Reviewed by CineMuseFilms 8 / 10

dogged investigative journalism stumbles from something innocuously weird to something bizarrely dangerous.

Whether it is drama, comedy or documentary, New Zealand filmmakers punch above their weight. The documentary Tickled (2016) is one of the most unusual films you will see for a long time and a guaranteed conversation starter in the right company. While the film's title suggests comedic titillation, what it reveals is something more sinister that has wrecked many lives. It is also a fine example of how dogged investigative journalism can stumble from something that appears innocuously weird into something bizarrely dangerous.

It is said that movies have plots while documentaries have premises. Pop-culture journalist David Farrier specialises in fringe phenomena and his premise is that if someone spends a fortune to stay anonymous they have something serious to hide. He comes across something described as "competitive professional tickling" that involves the filming of young athletic males being tied down and tickled by one or more other young athletic males, all fully clothed. His initial inquiries to understand more about this activity are so aggressively stonewalled that he turns his investigation into a documentary with most of the filming in the United States. Expecting to find a secretive cult of homoerotic activity, he finds participants who have been subjected to extraordinary legal threats, extortion, and public shaming. The scale of intimidation and the lengths to which perpetrators are prepared to go indicate there is big money involved. The documentary feels like a parallel universe where things go from strange to stranger as the inquiries lead to a prominent and wealthy American lawyer who was a teacher and school principal. Farrier and his team-mate Dylan Reeve use old fashioned stakeouts, doorstop confrontations, and forensic web-based research to turn the study of a fringe fetish into a gripping thriller.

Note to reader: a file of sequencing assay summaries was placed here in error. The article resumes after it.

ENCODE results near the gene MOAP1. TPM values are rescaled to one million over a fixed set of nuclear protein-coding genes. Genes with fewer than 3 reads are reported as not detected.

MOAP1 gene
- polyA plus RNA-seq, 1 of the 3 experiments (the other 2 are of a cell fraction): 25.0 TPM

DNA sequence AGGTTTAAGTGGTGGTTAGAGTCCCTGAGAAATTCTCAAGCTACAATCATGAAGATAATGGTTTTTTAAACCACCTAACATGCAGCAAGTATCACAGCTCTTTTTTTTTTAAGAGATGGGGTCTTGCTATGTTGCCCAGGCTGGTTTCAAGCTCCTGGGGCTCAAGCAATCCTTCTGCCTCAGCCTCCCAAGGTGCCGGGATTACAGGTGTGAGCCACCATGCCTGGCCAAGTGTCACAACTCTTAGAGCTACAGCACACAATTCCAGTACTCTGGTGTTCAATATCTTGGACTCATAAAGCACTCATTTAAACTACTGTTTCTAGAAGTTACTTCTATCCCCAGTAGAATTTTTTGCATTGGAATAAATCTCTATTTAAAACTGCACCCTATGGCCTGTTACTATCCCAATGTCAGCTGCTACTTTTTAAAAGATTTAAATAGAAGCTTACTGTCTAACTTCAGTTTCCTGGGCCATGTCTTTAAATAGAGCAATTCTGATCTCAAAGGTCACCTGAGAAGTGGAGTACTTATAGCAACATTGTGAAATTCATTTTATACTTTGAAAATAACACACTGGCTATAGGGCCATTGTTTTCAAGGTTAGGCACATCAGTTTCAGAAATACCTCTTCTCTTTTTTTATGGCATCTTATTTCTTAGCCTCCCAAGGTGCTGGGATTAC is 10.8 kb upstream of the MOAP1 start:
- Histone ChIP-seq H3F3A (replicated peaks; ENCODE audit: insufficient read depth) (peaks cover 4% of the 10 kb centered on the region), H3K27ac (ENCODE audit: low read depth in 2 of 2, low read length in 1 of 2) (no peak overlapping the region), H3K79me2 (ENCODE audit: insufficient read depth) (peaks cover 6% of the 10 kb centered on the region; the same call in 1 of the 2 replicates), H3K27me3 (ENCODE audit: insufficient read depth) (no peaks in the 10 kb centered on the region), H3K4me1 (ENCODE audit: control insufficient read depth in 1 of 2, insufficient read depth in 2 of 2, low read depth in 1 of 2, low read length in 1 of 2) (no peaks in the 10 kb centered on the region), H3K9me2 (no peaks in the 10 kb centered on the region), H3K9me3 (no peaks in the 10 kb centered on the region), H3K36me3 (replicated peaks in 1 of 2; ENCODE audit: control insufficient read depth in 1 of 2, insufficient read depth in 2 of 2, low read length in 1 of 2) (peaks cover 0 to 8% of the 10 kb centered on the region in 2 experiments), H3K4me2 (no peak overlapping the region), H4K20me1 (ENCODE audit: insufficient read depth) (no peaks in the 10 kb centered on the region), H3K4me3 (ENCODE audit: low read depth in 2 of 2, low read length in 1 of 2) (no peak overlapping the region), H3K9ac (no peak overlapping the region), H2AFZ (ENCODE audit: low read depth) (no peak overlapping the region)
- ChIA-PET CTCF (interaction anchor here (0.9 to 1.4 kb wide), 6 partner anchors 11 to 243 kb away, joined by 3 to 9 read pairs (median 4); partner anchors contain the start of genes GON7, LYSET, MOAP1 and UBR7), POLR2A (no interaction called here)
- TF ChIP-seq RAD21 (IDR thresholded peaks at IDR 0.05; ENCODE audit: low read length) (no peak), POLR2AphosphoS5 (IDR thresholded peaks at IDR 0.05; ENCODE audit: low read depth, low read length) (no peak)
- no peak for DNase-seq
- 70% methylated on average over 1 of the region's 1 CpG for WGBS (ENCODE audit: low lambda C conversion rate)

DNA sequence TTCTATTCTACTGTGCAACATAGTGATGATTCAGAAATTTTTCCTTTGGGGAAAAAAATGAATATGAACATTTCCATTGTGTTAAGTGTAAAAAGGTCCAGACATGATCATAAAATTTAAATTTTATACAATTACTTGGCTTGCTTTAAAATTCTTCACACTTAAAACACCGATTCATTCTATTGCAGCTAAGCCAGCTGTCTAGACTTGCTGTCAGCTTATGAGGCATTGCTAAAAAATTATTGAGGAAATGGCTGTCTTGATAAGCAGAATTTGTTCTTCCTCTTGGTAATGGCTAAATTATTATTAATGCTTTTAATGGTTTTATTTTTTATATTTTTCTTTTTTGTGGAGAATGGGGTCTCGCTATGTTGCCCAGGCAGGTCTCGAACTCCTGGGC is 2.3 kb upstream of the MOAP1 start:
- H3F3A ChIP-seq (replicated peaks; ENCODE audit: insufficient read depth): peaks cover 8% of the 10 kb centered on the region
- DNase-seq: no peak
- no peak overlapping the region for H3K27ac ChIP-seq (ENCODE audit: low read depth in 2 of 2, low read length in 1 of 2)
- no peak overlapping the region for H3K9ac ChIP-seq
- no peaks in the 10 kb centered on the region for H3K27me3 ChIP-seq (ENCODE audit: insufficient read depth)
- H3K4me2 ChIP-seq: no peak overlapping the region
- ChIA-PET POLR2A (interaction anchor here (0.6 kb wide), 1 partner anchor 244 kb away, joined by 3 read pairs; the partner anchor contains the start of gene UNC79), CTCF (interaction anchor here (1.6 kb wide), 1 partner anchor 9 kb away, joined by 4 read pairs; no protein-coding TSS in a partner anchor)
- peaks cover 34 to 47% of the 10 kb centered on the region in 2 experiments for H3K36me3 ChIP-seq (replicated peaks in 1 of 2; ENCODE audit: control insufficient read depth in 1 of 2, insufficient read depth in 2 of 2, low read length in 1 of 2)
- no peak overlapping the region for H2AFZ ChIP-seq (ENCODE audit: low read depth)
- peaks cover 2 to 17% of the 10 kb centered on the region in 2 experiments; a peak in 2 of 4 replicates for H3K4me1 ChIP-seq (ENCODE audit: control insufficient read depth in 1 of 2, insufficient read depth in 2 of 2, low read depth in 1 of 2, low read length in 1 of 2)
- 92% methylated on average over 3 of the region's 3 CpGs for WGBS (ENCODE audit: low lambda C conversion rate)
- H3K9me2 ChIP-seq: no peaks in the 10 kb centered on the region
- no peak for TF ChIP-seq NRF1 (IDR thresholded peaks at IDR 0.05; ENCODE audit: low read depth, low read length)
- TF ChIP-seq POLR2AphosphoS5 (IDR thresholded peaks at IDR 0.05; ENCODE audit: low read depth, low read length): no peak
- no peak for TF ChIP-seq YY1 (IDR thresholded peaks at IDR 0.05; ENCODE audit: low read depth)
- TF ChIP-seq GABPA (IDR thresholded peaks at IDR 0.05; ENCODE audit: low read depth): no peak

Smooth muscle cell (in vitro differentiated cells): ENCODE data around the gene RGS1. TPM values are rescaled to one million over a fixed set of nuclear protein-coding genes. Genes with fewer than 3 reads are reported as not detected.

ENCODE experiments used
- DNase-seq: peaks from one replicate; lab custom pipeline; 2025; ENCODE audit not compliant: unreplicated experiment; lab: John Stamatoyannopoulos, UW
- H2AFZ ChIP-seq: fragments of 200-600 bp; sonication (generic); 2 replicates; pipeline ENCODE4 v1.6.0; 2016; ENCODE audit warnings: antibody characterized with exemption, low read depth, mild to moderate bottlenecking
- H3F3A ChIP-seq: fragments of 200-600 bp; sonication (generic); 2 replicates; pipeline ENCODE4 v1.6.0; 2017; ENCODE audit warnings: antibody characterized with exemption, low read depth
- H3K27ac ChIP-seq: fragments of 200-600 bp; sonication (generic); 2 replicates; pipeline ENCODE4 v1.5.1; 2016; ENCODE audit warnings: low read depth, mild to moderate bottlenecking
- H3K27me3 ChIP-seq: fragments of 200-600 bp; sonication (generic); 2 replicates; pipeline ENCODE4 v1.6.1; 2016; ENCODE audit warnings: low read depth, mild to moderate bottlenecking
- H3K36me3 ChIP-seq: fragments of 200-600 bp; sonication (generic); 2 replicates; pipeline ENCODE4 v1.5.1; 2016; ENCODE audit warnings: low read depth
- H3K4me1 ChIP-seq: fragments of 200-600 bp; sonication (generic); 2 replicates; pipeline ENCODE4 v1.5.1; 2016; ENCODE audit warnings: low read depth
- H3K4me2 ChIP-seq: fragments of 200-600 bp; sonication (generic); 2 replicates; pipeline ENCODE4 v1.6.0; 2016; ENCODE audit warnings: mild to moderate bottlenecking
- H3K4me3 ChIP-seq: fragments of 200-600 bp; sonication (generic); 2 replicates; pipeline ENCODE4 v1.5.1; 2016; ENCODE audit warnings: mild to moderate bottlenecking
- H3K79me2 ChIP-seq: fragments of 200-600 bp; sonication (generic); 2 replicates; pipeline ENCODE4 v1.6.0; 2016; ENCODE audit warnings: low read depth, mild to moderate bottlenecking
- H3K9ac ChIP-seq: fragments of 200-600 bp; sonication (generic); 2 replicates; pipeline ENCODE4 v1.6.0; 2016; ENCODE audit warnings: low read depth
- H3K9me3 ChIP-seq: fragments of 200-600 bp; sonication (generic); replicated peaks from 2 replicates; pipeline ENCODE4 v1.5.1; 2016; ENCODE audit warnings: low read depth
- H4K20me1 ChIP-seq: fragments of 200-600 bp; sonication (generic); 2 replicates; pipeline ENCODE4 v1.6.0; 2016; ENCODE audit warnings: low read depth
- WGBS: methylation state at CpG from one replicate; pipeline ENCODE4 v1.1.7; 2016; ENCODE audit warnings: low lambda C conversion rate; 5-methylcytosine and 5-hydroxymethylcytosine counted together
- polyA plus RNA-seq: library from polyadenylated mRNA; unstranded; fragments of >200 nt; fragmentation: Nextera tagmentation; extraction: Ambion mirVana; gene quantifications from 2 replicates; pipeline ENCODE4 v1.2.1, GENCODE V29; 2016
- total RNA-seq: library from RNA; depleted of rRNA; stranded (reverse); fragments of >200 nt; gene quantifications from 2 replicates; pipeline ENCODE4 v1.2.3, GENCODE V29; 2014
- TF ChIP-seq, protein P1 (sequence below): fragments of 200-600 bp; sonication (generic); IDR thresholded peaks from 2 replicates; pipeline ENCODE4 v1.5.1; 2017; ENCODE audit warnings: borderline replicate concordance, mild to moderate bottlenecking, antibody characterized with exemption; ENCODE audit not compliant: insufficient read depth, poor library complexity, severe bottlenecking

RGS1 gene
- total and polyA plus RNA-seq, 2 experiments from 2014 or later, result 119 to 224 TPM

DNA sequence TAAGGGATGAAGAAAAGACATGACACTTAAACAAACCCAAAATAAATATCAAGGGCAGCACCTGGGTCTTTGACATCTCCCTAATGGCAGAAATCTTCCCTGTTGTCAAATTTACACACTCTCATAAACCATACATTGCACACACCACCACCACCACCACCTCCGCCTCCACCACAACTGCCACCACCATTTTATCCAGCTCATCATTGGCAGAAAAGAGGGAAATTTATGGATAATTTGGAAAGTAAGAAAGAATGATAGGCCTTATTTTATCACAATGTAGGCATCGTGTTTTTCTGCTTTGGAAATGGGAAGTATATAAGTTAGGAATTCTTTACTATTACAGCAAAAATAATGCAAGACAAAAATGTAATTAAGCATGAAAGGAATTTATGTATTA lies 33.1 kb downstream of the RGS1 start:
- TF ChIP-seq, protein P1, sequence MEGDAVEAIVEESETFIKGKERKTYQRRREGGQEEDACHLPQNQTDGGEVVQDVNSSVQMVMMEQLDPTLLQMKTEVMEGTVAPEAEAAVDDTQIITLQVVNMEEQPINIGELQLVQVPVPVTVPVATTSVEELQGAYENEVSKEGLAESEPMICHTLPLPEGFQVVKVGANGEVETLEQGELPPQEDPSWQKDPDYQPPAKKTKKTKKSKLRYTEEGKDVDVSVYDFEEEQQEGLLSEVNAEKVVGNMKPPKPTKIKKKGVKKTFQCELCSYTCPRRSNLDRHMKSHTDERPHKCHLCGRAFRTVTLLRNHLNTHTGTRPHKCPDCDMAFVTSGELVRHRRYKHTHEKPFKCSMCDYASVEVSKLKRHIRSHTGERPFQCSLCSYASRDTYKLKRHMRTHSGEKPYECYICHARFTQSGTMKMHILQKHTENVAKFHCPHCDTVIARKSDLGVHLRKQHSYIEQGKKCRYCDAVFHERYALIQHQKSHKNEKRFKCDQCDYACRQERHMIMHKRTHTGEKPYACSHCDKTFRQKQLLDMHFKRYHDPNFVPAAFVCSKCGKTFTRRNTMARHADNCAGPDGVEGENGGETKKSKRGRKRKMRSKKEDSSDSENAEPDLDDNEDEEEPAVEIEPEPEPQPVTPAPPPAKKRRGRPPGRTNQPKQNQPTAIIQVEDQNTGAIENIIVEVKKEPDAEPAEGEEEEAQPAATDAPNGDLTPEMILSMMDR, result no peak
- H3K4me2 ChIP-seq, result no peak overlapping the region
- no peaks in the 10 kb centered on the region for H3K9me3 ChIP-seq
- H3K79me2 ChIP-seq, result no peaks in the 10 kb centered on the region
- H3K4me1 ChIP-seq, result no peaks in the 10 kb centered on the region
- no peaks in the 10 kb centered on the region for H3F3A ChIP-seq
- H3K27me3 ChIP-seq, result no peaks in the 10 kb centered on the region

This is a well-produced documentary, especially for a novice filmmaker. Minor criticisms aside, like Ferrier's occasional tendency to tell rather than show and a few scenes that need tighter editing (like the time spent in the car stake-out), the overall pace, direction and content make this a totally engaging film. The hand-held filming technique and the unexpected twists and turns in the investigation impart real-time-discovery effects. A quick Google search will show that both during production and since the film's release Farrier and Reeve have been and still are under serious legal and financial threat. Not only do the filmmakers deserve a bravery award, their work is riveting from the laughter-filled opening scenes to the chilling closing credits.